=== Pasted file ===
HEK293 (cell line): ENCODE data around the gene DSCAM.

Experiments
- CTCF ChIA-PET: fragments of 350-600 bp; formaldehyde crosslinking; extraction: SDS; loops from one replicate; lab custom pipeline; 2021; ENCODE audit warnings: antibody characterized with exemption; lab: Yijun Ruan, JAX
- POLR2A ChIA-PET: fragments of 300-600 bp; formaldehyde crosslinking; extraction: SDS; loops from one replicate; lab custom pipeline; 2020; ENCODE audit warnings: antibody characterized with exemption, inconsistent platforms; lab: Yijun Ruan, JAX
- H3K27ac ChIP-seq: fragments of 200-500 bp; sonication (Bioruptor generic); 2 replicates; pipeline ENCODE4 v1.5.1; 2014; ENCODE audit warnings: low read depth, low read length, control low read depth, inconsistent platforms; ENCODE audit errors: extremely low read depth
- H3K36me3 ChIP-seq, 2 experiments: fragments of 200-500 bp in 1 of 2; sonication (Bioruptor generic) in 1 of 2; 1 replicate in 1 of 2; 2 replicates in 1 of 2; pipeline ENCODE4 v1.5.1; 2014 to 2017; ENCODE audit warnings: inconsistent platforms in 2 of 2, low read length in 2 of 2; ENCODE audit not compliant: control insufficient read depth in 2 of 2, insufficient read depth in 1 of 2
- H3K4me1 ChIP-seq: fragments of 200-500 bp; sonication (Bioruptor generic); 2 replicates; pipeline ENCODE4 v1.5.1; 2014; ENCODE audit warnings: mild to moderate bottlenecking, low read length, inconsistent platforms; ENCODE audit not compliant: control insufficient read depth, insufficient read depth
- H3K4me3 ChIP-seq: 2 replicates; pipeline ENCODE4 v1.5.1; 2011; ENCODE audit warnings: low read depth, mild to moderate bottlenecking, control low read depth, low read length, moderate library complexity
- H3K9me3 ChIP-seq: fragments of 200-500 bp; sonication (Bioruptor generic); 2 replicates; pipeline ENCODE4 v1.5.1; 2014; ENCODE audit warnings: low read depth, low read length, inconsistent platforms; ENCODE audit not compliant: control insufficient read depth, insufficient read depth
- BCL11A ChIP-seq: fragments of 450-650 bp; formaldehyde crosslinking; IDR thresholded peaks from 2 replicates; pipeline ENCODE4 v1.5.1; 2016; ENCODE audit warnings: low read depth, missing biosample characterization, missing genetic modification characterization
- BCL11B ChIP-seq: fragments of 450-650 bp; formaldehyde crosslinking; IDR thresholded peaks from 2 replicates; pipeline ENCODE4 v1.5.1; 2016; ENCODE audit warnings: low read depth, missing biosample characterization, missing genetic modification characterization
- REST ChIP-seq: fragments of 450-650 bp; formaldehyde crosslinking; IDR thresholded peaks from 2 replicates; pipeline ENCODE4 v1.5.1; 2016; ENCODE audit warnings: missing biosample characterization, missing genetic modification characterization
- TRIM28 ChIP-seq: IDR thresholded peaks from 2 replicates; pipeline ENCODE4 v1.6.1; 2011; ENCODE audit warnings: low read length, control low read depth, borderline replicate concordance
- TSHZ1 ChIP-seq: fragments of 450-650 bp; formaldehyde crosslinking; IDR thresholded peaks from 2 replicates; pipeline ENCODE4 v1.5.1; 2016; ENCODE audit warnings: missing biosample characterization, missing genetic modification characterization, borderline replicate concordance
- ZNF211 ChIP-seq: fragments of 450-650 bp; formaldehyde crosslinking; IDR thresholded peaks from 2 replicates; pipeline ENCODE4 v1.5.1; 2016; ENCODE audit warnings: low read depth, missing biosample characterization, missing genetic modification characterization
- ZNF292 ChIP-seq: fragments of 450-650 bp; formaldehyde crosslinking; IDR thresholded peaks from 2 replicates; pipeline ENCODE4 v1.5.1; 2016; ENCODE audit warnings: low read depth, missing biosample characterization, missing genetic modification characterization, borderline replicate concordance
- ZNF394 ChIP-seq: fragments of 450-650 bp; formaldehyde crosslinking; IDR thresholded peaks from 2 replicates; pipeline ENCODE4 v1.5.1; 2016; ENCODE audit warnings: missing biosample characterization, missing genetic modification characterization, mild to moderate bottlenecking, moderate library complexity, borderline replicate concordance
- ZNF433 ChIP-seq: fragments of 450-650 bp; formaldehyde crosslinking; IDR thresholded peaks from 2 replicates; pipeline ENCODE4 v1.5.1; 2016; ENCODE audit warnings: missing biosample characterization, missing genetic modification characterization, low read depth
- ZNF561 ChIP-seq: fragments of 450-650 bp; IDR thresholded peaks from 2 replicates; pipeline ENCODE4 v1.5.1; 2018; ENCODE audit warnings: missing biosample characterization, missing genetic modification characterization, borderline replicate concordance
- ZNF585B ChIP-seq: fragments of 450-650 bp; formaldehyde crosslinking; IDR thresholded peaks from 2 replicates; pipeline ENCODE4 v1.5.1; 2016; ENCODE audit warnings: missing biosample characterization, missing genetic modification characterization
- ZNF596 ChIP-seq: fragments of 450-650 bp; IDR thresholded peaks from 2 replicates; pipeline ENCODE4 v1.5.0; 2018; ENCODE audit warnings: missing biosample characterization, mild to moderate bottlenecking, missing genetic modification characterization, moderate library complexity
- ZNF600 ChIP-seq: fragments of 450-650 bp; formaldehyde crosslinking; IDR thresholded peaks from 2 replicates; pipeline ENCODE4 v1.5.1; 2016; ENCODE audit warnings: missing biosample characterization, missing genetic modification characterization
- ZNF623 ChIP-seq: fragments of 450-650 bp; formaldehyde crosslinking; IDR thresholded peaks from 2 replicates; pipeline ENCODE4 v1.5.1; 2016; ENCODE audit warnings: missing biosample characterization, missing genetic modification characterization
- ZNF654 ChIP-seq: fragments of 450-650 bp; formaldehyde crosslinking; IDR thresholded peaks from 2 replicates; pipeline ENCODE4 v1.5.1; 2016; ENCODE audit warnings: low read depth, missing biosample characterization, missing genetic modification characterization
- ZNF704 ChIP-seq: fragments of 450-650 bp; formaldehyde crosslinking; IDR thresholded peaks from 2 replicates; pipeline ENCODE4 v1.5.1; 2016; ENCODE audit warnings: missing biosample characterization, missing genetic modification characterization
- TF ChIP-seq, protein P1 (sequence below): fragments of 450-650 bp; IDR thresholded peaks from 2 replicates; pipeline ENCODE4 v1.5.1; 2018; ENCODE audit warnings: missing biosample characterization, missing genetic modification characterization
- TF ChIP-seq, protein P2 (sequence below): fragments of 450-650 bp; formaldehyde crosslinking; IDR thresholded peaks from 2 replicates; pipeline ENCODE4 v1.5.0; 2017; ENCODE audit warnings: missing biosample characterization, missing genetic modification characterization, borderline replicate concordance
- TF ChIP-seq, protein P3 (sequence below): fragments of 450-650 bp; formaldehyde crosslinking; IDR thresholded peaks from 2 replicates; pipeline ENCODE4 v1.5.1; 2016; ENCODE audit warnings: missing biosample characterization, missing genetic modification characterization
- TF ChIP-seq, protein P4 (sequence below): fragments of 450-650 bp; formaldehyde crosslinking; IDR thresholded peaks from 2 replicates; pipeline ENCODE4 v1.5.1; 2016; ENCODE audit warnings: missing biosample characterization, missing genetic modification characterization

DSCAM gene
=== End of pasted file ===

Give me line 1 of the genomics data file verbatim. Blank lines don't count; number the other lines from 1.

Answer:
HEK293 (cell line): ENCODE data around the gene DSCAM.